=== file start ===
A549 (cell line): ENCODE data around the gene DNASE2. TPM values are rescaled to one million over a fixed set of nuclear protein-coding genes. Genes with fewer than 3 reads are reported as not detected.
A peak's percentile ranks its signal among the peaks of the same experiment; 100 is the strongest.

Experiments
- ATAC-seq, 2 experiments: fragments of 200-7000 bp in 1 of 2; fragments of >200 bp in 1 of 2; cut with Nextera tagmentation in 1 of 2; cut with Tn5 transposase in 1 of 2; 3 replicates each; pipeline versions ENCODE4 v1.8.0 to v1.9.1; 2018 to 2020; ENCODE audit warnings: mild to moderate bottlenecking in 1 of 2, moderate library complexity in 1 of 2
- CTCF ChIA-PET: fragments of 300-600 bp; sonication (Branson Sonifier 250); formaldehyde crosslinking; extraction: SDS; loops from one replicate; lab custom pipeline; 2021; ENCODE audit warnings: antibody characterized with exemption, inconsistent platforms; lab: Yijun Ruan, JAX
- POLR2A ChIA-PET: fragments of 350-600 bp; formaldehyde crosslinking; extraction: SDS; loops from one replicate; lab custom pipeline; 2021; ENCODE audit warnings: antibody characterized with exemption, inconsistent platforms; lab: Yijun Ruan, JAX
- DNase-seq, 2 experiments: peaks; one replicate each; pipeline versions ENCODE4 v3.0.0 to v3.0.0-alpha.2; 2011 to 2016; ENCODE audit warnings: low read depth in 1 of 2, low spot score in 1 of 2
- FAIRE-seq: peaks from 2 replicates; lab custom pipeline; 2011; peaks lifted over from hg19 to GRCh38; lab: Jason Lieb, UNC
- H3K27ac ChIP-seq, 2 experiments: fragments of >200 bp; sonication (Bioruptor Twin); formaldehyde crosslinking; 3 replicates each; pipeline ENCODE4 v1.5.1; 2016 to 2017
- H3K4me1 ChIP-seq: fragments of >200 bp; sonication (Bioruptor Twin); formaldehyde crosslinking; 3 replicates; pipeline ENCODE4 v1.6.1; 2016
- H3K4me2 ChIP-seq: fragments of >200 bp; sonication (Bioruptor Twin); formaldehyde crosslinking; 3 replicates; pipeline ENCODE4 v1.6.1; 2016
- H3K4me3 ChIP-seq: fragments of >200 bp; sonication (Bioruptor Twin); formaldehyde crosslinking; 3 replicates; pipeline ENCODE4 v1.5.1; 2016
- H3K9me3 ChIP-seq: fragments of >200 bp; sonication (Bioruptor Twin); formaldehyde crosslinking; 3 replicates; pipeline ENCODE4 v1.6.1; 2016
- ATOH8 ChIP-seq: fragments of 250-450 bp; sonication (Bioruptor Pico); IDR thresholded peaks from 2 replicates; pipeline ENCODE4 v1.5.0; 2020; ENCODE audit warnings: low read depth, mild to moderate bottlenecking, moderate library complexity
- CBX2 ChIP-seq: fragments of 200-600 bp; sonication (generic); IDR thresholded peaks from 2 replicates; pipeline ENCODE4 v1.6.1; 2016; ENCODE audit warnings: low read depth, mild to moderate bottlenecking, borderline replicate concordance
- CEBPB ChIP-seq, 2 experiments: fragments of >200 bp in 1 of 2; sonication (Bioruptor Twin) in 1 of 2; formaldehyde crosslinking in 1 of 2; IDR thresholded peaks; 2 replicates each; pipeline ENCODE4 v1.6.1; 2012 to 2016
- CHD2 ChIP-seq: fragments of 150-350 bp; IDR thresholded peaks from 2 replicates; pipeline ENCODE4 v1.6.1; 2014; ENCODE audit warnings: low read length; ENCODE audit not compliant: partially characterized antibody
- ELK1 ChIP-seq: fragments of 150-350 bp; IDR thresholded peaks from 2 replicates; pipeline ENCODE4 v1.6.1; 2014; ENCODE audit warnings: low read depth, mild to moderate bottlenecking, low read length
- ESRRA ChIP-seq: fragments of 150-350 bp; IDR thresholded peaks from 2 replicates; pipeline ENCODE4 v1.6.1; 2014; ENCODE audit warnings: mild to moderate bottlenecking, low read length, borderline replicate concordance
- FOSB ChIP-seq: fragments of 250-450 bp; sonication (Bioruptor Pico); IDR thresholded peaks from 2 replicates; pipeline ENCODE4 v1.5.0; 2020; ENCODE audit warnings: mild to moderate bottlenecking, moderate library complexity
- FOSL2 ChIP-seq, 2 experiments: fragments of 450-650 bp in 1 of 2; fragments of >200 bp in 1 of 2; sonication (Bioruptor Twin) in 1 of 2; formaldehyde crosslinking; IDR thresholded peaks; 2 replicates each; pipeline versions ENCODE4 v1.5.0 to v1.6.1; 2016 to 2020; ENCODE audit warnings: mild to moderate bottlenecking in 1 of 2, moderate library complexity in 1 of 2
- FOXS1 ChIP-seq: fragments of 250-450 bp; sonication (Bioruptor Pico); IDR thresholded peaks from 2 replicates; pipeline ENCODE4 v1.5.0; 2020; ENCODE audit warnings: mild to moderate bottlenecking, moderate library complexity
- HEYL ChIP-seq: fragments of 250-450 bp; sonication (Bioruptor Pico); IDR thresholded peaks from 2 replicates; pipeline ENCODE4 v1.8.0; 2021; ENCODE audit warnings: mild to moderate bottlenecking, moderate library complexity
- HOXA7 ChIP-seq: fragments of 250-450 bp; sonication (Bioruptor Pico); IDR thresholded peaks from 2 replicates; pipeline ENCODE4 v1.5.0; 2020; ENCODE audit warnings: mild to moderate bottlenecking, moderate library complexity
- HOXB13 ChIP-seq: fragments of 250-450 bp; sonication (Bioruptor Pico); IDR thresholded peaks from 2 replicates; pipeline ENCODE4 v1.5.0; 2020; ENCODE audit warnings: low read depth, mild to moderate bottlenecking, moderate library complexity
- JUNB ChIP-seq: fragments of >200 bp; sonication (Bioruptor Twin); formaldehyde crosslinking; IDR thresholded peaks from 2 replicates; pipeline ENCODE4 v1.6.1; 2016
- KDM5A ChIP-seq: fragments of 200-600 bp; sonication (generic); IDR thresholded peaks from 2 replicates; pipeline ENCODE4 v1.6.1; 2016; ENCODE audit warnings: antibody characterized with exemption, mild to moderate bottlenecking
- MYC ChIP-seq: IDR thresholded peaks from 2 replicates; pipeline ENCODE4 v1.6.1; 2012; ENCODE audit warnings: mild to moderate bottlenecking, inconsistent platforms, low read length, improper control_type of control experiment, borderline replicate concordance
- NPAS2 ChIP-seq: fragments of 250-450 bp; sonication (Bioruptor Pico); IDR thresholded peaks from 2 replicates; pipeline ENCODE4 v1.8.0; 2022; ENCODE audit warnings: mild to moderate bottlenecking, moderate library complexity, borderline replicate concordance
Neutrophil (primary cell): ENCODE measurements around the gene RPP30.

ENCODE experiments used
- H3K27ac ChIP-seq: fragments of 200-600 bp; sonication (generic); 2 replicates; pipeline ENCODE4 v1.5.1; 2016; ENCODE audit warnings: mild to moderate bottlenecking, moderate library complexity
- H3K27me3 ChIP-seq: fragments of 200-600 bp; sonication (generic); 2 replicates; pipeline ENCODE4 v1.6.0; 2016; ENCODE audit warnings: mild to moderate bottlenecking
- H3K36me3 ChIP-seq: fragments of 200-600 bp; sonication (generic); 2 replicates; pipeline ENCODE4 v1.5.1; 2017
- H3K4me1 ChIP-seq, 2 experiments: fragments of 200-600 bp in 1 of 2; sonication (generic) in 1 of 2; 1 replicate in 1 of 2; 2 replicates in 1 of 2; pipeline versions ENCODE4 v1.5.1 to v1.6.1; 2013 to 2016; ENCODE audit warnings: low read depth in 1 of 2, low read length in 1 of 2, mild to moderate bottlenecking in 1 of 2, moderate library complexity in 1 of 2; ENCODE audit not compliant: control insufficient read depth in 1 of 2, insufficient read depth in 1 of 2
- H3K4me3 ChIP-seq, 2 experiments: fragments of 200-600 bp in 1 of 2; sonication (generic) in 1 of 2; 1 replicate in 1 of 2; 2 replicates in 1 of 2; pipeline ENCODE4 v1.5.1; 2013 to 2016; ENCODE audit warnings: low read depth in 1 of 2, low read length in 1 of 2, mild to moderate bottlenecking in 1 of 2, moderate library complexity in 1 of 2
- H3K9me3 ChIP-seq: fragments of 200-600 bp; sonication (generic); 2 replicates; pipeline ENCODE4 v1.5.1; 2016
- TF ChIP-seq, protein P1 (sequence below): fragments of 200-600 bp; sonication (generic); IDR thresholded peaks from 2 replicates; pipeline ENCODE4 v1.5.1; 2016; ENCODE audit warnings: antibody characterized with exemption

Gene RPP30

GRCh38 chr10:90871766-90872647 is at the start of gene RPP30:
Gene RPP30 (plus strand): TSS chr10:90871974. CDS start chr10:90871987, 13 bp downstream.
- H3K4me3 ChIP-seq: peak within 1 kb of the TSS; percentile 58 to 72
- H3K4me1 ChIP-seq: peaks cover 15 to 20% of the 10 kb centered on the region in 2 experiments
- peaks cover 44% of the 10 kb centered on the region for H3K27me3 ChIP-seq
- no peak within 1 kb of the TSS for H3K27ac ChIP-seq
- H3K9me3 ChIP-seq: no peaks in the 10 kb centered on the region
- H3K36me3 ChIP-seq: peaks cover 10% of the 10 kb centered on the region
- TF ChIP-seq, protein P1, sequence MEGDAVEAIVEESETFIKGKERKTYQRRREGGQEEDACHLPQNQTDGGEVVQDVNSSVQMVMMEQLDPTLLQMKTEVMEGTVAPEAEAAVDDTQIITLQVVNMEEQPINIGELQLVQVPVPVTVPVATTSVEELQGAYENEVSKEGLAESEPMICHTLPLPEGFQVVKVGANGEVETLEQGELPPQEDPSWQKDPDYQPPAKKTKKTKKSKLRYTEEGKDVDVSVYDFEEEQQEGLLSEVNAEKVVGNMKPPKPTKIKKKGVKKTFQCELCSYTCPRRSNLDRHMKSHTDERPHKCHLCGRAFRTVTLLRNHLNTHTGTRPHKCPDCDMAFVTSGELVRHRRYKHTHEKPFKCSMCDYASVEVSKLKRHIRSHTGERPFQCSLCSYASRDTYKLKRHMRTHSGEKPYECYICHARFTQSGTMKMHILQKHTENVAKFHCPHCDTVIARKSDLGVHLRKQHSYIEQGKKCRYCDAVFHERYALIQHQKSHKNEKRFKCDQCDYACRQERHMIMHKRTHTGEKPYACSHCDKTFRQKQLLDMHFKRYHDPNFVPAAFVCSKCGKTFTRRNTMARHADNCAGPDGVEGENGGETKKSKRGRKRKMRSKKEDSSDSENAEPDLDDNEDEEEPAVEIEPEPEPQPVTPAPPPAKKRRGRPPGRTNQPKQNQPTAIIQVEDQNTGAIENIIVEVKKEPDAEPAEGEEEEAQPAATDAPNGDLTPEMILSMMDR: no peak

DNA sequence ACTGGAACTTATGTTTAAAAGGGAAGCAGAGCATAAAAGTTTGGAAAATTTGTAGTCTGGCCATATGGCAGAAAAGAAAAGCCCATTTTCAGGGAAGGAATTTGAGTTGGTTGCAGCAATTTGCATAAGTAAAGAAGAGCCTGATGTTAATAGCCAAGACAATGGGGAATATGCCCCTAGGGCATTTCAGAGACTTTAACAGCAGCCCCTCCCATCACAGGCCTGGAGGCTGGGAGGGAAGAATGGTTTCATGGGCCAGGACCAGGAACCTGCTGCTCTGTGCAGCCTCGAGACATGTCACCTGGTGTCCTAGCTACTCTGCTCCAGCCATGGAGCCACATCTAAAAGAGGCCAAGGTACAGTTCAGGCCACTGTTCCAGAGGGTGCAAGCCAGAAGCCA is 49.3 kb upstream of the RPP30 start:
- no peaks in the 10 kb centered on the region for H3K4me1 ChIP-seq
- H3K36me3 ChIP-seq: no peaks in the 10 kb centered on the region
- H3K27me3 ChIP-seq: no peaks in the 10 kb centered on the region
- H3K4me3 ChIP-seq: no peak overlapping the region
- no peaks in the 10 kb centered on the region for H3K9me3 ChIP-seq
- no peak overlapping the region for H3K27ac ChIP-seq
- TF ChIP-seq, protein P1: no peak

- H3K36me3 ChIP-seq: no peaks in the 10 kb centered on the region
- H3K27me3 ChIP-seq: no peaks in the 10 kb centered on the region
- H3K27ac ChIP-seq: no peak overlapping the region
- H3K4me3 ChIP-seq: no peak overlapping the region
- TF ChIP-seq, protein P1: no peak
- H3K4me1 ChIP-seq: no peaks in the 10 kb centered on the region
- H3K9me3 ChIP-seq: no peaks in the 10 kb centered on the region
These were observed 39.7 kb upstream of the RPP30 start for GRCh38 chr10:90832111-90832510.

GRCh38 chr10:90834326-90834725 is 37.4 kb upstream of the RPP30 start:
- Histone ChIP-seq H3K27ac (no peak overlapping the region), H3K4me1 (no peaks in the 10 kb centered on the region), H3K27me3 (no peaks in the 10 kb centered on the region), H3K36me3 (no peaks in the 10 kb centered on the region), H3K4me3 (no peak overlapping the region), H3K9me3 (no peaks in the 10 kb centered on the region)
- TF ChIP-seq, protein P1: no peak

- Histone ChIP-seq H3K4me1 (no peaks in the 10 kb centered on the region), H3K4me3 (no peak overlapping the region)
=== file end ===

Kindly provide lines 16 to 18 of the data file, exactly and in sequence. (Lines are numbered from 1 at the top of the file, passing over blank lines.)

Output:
- CEBPB ChIP-seq, 2 experiments: fragments of >200 bp in 1 of 2; sonication (Bioruptor Twin) in 1 of 2; formaldehyde crosslinking in 1 of 2; IDR thresholded peaks; 2 replicates each; pipeline ENCODE4 v1.6.1; 2012 to 2016
- CHD2 ChIP-seq: fragments of 150-350 bp; IDR thresholded peaks from 2 replicates; pipeline ENCODE4 v1.6.1; 2014; ENCODE audit warnings: low read length; ENCODE audit not compliant: partially characterized antibody
- ELK1 ChIP-seq: fragments of 150-350 bp; IDR thresholded peaks from 2 replicates; pipeline ENCODE4 v1.6.1; 2014; ENCODE audit warnings: low read depth, mild to moderate bottlenecking, low read length